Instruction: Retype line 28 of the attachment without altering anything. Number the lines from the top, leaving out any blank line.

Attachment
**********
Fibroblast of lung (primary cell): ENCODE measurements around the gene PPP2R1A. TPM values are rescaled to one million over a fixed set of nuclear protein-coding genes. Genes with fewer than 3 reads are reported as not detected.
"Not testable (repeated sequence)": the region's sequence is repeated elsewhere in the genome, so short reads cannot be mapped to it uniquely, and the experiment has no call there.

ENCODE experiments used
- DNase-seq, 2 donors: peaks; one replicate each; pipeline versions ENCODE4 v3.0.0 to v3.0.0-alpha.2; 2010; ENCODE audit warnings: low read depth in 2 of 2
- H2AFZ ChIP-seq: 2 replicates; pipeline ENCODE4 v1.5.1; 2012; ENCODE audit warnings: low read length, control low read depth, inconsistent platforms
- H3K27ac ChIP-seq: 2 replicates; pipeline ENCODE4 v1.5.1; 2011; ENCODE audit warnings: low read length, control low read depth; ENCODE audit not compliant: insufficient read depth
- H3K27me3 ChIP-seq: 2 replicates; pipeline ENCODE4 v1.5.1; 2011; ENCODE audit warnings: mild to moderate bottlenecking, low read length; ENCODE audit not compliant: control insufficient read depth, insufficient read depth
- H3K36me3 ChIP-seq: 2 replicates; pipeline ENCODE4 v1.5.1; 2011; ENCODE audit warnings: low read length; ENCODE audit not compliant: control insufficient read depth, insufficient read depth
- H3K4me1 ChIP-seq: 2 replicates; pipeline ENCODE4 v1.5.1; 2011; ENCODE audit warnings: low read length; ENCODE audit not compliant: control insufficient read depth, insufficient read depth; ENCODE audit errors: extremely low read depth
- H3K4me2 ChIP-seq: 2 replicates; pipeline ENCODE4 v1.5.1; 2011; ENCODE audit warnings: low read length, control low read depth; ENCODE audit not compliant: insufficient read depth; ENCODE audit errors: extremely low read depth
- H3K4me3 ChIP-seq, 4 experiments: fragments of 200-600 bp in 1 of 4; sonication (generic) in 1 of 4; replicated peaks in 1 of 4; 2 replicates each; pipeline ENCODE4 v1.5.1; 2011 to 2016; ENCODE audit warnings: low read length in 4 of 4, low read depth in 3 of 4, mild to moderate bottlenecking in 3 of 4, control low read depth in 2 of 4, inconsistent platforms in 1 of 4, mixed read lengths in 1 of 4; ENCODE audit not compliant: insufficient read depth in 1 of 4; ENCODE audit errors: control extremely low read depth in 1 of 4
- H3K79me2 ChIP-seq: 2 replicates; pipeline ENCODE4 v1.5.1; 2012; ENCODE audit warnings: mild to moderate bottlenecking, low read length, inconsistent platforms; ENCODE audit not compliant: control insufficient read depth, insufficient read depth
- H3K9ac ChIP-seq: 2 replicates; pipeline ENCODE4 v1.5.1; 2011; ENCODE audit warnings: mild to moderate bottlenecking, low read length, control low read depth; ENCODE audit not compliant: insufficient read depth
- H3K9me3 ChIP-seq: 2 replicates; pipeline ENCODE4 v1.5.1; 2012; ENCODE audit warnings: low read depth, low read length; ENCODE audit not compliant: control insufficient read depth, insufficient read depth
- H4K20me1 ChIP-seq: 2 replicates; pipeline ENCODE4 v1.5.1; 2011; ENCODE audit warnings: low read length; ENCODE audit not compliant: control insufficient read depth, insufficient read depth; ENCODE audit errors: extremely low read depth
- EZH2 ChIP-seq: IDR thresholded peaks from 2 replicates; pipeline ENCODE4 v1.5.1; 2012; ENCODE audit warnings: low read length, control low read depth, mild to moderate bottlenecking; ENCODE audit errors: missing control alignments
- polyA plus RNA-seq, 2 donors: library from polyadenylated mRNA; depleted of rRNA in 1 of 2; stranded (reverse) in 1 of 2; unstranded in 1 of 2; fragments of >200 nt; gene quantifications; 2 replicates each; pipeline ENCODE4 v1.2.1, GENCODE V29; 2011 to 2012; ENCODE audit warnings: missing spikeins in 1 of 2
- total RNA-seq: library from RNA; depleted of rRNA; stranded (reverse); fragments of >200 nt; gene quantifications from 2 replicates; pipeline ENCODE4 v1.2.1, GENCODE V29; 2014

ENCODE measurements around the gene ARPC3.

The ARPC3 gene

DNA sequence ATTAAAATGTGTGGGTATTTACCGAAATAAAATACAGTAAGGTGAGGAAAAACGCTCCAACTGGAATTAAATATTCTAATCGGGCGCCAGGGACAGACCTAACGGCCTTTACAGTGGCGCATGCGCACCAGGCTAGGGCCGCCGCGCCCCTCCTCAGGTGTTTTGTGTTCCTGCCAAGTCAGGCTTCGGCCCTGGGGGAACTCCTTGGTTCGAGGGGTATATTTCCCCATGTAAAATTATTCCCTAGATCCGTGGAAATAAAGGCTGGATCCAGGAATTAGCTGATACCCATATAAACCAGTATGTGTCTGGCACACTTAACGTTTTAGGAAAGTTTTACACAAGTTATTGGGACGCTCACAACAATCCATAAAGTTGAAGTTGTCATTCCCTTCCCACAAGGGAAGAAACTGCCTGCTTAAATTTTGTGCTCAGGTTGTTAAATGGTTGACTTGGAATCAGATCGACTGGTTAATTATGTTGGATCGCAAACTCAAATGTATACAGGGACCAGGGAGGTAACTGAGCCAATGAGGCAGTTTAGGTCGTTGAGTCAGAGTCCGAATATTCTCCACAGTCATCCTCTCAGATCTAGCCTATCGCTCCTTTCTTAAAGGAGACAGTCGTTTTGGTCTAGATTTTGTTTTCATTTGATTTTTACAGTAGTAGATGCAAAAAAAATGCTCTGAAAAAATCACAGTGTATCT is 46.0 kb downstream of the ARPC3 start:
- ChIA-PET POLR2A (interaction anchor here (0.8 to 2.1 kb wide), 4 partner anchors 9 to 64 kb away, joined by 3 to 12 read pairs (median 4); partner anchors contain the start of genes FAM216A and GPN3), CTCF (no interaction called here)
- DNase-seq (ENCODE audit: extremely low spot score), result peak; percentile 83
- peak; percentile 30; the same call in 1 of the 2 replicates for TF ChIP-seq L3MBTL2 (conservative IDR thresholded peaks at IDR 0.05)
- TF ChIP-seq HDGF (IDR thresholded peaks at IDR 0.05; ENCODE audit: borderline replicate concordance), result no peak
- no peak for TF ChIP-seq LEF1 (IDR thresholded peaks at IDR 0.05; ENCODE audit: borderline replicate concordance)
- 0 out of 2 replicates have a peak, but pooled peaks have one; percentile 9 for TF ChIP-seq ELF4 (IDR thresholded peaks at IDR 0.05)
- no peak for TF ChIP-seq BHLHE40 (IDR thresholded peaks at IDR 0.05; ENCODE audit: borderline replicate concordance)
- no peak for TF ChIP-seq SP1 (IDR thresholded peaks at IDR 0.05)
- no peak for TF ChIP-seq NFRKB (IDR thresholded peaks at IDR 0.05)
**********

- no peak for TF ChIP-seq BHLHE40 (IDR thresholded peaks at IDR 0.05; ENCODE audit: borderline replicate concordance)